Media[edit]

The Belleville News-Democrat, is the city's daily newspaper. The News-Democrat is part of the McClatchy chain and covers the Metro East region and Southwestern Illinois. The city is also served by the St. Louis Post-Dispatch, the area's major metropolitan daily. Belleville receives the signals of most radio and TV stations based in St. Louis.

Transportation[edit]

Belleville has three St. Louis MetroLink stations connecting it to St. Louis and the network via light rail: Memorial Hospital, Belleville, and College.

Illinois State Highways 15, 159, 177, 13 and 161 all pass through Belleville. Belleville is also adjacent to Interstate highways 64 and 255. I-64 is an east-west highway extending from Wentzville, Missouri to Virginia Beach, Virginia and is the major route from Belleville to downtown St. Louis. I-255 is part of a system of expressways that together form a loop around St. Louis.

Belleville has a bicycle trail that runs through the city from Southside Park to Southwestern Illinois College and Scott Air Force Base; it is mainly used for recreational purposes

Belleville's area airports are Scott Air Force Base and MidAmerica St. Louis Airport, and the nearest major airport with regularly scheduled commercial passenger service is Lambert St. Louis International Airport.

Sister city[edit]

Belleville is a sister city to Paderborn, Germany.[28]

References[edit]

  1. ^ "2019 U.S. Gazetteer Files". United States Census Bureau. Retrieved July 14, 2020.
  2. ^ "USGS detail on Newtown". Retrieved 2007-10-21.
  3. ^ a b "Population and Housing Unit Estimates". United States Census Bureau. May 24, 2020. Retrieved May 27, 2020.
  4. ^ "Belleville officially takes over township's duties". bnd. Retrieved 2017-09-07.
  5. ^ "U.S. Census Bureau QuickFacts: Belleville city, Illinois". www.census.gov. Retrieved 2020-01-03.
  6. ^ "Find a County". National Association of Counties. Archived from the original on 2012-07-12. Retrieved 2011-06-07.
  7. ^ a b c d "Labor and Industry Museum", Labor and Industry Museum: Belleville History, accessed 1 December 2010]
  8. ^ a b c "Village Profile", Village Profile: History and Culture, 1997, accessed 1 December 2010]
  9. ^ "National Register Information System". National Register of Historic Places. National Park Service. July 9, 2010.
  10. ^ "Labor and Industry Museum", Labor and Industry Museum: Other Historic Resources, accessed 1 December 2010
  11. ^ "US Gazetteer files: 2010, 2000, and 1990". United States Census Bureau. 2011-02-12. Retrieved 2011-04-23.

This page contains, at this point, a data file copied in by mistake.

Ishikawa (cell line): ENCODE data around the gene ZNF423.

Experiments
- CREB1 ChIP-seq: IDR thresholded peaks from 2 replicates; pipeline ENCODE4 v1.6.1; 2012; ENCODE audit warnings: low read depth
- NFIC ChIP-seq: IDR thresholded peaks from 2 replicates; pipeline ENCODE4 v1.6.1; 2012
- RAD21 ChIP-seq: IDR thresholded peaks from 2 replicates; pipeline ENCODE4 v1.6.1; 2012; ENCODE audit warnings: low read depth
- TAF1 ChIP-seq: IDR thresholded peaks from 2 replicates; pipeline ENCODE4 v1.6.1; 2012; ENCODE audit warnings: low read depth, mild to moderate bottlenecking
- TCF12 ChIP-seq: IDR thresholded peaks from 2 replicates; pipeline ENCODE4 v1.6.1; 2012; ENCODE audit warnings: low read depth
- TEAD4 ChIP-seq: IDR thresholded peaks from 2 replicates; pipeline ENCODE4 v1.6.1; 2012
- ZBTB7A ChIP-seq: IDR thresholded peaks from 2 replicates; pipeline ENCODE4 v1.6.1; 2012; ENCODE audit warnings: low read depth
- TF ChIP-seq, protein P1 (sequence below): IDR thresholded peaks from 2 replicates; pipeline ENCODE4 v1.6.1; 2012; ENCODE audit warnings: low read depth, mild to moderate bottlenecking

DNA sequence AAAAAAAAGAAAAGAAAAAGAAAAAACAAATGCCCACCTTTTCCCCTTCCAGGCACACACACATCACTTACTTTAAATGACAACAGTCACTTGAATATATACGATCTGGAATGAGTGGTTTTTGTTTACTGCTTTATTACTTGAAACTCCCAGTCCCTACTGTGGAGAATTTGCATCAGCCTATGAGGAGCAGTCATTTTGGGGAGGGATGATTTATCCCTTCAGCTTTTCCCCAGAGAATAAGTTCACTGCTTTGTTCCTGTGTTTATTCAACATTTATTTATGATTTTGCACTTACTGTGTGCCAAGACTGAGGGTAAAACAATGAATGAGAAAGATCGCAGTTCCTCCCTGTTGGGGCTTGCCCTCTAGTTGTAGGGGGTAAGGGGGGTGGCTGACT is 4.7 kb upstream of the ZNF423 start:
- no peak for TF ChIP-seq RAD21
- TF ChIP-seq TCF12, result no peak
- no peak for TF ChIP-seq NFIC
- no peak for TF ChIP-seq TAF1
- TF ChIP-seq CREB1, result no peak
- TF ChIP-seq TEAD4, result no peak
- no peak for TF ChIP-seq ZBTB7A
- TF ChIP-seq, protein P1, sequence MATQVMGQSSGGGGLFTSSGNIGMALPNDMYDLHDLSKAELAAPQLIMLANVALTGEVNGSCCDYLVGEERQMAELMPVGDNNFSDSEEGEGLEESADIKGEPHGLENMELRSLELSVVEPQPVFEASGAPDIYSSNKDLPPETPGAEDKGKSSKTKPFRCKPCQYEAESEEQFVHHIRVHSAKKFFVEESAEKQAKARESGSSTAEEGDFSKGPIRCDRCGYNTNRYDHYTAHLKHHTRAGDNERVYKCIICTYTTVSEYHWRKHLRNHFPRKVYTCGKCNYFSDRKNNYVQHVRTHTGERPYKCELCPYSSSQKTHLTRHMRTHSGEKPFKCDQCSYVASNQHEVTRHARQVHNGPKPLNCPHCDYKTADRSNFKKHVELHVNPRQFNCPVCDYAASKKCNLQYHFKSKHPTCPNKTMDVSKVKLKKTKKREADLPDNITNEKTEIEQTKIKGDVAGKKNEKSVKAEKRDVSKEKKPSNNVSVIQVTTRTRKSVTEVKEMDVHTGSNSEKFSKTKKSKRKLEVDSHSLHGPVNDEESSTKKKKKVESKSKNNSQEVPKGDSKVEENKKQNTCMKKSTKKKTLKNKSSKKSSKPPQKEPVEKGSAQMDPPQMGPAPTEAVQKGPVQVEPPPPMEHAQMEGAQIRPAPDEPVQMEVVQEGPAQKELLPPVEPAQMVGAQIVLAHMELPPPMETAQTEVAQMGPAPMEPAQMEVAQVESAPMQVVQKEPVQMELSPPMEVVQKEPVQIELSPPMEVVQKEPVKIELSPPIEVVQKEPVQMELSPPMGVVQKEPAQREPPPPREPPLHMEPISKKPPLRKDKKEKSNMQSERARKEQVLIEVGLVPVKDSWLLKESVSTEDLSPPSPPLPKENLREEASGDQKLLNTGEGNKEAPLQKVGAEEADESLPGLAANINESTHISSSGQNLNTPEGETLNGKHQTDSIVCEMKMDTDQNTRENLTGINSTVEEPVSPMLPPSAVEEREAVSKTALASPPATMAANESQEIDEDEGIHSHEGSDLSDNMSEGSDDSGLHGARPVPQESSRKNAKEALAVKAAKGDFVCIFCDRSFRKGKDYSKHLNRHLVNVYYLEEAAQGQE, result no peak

12. ^ "G001 - Geographic Identifiers - 2010 Census Summary File 1". United States Census Bureau. Archived from the original on 2020-02-13. Retrieved 2015-12-25.
  13. ^ Michael O'Loughlin (December 29, 2019). "A Catholic Sister learns to serve people with AIDS". Plague: Untold Stories of AIDS & the Catholic Church (Podcast). America. Retrieved January 10, 2019.
  14. ^ O'Loughlin, Michael (January 21, 2019). "The Catholic Nun Who Came to New York to Confront the AIDS Crisis". Retrieved January 10, 2019.
  15. ^ Freeman, Brittany (November 20, 2014). "Bethany Place provides a new kind of home". Retrieved January 10, 2019.
  16. ^ Weichert, Heidi (December 30, 2017). "Bethany Place assists metro-east residents who have HIV or AIDS". Belleville News-Democrat. Retrieved January 10, 2019.
  17. ^ Belleville Philharmonic Society Symphony Orchestra Archived November 11, 2007, at the Wayback Machine
  18. ^ Kirsch, Robyn. "Are you ready to ride your bike? Tour de Belleville rolls through town Friday". Belleville News Democrat. Archived from the original on 22 February 2013. Retrieved 23 July 2012.
  19. ^ Watson, Graham (July 11, 2012). "NAIA school unveils the nation's most original football field". Yahoo Sports. Retrieved September 7, 2012.
  20. ^ "Belleville, Illinois Encyclopedia". Baseball-Reference.com.
  21. ^ "Belleville Stags - BR Bullpen". www.baseball-reference.com.
  22. ^ "Belleville Athletic Field - BR Bullpen". www.baseball-reference.com.
  23. ^ "Census of Population and Housing". Census.gov. Retrieved June 4, 2016.
  24. ^ "U.S. Census website". United States Census Bureau. Retrieved 2008-01-31.
  25. ^ "Belleville, Illinois". United States Census Bureau. Retrieved 28 October 2018.
  26. ^ Dionne, Matthew S. "Someone you should know: Stephen R. Wigginton, United States Attorney for the Southern District of Illinois". The Public Servant. [Illinois State Bar Association]].
  27. ^ "St. Clair County Regional Office of Education" Archived February 21, 2009, at the Wayback Machine, St. Clair County Regional Office of Education, 12/2010, accessed 15 December 2010
  28. ^ Belleville Sister Cities, Inc Archived March 24, 2008, at the Wayback Machine is the organization which fosters the relationship between the two cities.

External links[edit]